This section is from the book "The Gardener V1", by William Thomson. Also available from Amazon: The New Organic Grower: A Master's Manual of Tools and Techniques for the Home and Market Gardener.
It is often very interesting to observe some of the various modes which modern ideas have adopted in the way of variety, and even usefulness in many instances, to make screens of different shrubs, and even to ornament the walls of cottages, and the residences of many of our merchants and manufacturing gentlemen. Of course there are the old baronial mansions covered with time's mantle of everlasting Ivy. Few plants, if any, are better suited for covering the walls of such houses, giving an ancient, and even a venerable, appearance to them, which is not to be seen nor expected about more modern erections. However, to have Ivy to look well upon the walls of any residence, especially during summer, and in the neatest way possible, where everything else is kept and dressed in the trimmest manner, it is very essential to trim it during the month of April. The usual mode of doing this is with a reaping-hook or some such weapon, to slash off all the fore-shoots and leaves from the Ivy. However, this way only partially removes the litter, as most assuredly all the footstalks of the cut-off leaves will fall off, and that, too, ere the month of June has passed away.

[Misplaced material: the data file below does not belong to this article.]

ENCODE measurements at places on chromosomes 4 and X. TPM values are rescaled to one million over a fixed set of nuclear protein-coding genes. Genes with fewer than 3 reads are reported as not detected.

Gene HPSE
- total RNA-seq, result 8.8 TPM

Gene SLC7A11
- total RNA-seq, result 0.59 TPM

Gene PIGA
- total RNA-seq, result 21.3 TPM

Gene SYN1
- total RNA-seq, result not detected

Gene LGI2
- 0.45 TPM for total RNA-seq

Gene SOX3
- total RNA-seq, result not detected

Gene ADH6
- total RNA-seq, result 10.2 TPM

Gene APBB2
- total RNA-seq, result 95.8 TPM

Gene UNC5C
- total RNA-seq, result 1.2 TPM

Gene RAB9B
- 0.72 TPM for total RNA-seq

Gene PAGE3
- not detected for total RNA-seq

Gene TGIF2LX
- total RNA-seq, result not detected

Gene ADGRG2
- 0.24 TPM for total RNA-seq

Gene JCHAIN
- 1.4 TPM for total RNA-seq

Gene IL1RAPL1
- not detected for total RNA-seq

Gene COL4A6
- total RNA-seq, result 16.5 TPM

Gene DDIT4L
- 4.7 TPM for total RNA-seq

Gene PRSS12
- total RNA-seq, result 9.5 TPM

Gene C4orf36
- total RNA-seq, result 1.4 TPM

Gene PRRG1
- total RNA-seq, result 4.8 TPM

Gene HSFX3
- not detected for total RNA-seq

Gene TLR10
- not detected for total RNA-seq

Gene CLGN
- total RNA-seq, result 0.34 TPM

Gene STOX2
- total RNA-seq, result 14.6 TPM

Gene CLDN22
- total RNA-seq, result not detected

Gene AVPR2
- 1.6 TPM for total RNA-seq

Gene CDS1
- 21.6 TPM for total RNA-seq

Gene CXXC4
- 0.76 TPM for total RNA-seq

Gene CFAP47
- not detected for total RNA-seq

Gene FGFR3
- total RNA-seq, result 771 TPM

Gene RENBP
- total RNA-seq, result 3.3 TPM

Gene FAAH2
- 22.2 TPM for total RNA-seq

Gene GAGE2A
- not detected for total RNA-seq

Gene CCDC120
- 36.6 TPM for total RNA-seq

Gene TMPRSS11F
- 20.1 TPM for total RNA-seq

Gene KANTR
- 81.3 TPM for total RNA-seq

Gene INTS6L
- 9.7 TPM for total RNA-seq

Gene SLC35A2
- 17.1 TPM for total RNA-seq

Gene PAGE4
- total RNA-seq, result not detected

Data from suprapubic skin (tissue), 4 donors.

To obviate this I have on various occasions pulled every leaf off by hand, footstalk and all; thus doing all we could to prevent any littery mess during summer, while everything else was in the best of trim, and wearing a smiling appearance.
The following are only a few of the plants we have seen used for covering walls with, and very successfully, of what we may term common shrubs. To some minds it seems not a little strange to see the pleasing effect which some shrubs make when used to cover walls, especially when judiciously managed; some people like those plants that are evergreens for this purpose. Many plants are highly ornamental when full of leaf and flower, while during the long dull months of winter they are often like so many dried hazel sticks; however, the few which we here enumerate are very useful and ornamental.
Amongst evergreens which we have seen used to ornament the front walls of dwelling-houses and garden-walls, etc, may be named Irish Yews, Common Yews, Arborvitses, Cotoneasters of sorts, and Pyrus Japonica.